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The country school teacher, 1901. Photo: SUPPLIED

Fatal shooting shocks community

As part of a Valley Profile series, MEGHAN HAWKES explores our local history by seeking out stories of life and death in the Thames Valley.

Breakfast was ready at the McInnes household in Maramarua but lodger John Read was nowhere to be found.
George McInnes had seen John going out with a gun around 6 that morning, something he often did. Mrs McInnes, feeling anxious, sent her husband out to look for him.
To his horror, George McInnis came across John shot through the heart, a double barrelled gun lying beside him. George called his neighbours together and they removed the body to his house.
It was October, 1900, and the death of 23-year-old John came as a great shock. No one could account for it. John, a school teacher at the combined Miranda and Maramarua schools, had been in the best of spirits the night before and had just received a substantial increase in salary. The inquest was held at the McInnes’s home.
John was considered a very steady young fellow and a good teacher. He had been in the employment of the Education Board since 1896 and had an admirable record at each of the schools where he had worked. In April, he had been given charge of the school at Maramarua, and in August, this school was combined with that at Miranda under his direction.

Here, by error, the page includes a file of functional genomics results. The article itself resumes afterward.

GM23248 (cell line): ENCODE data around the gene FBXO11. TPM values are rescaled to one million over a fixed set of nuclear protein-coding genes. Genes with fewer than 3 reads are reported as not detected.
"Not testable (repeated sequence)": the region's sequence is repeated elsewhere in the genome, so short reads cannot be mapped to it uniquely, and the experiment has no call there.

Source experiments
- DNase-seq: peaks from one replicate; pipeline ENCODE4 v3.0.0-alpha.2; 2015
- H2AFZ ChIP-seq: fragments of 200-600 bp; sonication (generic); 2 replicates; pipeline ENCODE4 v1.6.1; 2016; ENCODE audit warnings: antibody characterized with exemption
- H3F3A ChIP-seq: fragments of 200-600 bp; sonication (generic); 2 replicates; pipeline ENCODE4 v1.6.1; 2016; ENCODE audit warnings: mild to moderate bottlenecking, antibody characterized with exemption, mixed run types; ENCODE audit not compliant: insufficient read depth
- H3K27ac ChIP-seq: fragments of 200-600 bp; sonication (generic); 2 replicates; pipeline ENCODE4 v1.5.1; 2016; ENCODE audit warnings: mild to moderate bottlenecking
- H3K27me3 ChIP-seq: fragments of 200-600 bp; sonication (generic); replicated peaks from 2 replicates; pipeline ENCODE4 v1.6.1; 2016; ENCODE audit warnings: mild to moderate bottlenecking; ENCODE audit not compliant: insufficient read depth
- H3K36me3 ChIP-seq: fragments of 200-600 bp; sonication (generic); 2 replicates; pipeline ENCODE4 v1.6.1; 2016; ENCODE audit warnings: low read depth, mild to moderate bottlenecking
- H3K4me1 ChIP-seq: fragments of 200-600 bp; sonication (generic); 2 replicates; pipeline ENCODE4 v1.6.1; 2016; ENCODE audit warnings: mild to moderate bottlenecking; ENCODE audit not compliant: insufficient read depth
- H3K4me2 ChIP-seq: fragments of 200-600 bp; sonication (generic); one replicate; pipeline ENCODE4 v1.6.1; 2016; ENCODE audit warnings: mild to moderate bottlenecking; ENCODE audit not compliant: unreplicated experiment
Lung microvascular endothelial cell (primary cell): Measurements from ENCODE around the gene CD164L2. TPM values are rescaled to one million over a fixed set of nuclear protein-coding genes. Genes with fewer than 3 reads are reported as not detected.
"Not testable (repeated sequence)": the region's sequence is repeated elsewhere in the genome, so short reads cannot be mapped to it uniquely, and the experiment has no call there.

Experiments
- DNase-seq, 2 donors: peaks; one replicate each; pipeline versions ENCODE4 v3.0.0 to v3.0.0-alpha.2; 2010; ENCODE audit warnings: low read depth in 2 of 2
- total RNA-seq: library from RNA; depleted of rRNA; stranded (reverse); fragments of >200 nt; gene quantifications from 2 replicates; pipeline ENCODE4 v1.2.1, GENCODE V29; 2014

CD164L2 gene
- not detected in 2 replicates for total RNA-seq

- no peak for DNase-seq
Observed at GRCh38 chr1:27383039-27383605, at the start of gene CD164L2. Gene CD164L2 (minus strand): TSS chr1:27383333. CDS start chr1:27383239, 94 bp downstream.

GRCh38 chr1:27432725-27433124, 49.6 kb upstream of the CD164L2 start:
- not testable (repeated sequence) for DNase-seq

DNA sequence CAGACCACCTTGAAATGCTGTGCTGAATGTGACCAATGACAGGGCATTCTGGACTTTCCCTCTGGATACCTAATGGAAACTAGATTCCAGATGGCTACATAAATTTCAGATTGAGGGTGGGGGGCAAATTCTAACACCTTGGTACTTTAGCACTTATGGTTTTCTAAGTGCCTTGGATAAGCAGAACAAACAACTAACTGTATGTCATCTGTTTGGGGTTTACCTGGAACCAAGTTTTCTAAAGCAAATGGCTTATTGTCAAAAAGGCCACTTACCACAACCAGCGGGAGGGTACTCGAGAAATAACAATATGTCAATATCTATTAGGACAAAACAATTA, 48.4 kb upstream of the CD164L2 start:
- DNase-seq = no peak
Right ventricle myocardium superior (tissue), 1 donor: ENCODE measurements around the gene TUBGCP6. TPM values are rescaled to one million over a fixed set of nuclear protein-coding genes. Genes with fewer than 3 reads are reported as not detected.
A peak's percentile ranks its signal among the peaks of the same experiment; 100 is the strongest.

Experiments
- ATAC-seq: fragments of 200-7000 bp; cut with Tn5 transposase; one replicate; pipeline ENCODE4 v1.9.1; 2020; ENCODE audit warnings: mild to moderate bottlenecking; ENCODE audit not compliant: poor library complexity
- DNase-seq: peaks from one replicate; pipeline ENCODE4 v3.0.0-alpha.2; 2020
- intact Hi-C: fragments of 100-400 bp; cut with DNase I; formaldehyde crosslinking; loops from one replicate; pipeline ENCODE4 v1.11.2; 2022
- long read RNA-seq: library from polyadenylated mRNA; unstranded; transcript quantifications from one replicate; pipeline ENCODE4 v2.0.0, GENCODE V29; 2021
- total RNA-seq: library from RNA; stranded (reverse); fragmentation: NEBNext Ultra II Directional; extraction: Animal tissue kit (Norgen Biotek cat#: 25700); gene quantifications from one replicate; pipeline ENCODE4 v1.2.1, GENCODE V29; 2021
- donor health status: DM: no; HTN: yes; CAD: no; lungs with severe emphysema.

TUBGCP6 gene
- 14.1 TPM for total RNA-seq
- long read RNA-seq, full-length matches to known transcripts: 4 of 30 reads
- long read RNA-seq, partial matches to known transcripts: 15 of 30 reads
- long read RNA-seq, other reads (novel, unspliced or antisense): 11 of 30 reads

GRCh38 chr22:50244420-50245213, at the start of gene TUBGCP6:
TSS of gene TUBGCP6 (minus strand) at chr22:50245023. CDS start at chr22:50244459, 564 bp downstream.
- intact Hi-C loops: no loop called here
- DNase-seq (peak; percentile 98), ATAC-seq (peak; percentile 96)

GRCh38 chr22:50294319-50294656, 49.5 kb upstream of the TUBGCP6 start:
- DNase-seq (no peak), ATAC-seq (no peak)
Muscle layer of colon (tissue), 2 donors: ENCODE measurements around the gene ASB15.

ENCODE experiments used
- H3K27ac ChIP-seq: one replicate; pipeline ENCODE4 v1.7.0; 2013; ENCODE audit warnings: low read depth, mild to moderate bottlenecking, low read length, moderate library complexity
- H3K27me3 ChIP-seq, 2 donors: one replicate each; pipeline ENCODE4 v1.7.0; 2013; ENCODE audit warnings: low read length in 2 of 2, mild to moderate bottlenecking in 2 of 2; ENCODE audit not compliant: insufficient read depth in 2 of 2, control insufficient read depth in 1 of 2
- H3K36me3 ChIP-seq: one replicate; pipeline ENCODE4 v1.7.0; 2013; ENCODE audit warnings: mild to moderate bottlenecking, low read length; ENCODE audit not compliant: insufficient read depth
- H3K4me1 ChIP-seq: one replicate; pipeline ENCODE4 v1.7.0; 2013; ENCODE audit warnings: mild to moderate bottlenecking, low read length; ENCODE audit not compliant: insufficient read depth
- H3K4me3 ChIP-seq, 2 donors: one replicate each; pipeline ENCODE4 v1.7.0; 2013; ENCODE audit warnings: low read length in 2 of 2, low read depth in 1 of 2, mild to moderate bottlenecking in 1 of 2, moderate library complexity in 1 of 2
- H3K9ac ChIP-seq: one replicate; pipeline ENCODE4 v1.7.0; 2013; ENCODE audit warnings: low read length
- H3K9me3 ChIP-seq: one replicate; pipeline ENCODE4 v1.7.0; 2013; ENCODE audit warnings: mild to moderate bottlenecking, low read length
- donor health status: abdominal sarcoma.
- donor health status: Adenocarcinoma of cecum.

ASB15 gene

Mr W N Ingram had, on behalf of John’s relatives, been sent to bring the body back to Auckland, and stated that he had known John from childhood.
He was always of the most cheerful disposition; in fact, when Mr Ingram had last seen him he appeared in extra good cheer.
The jury brought in a verdict of “accidental death”, there being no evidence the young man had any intention of self harm.
The death of John was a significant loss to schools like Miranda and Maramarua. Attracting teachers to country schools was difficult. They were often underfunded, as many pupils could not attend regularly. A fixed sum was granted by the government for each child on the roll, but only some costs were covered, and parents had to help pay the teacher’s salary. In winter, bad weather, rough roads and illness prevented children getting to school.
In summer, they were kept home to help with chores such as haymaking.
Some children were exhausted because they had to milk cows before coming to school and were a challenge to teach. Teachers often shared their workload with pupil-teachers – an older child who taught while still studying.
At a Board of Education meeting, regret was expressed at the death of John Read. It was recommended that instructions to both teachers and scholars on using a gun be given.
It was only a few months previously that another teacher in the country had shot himself in the foot.
John was buried in the Avondale Cemetery.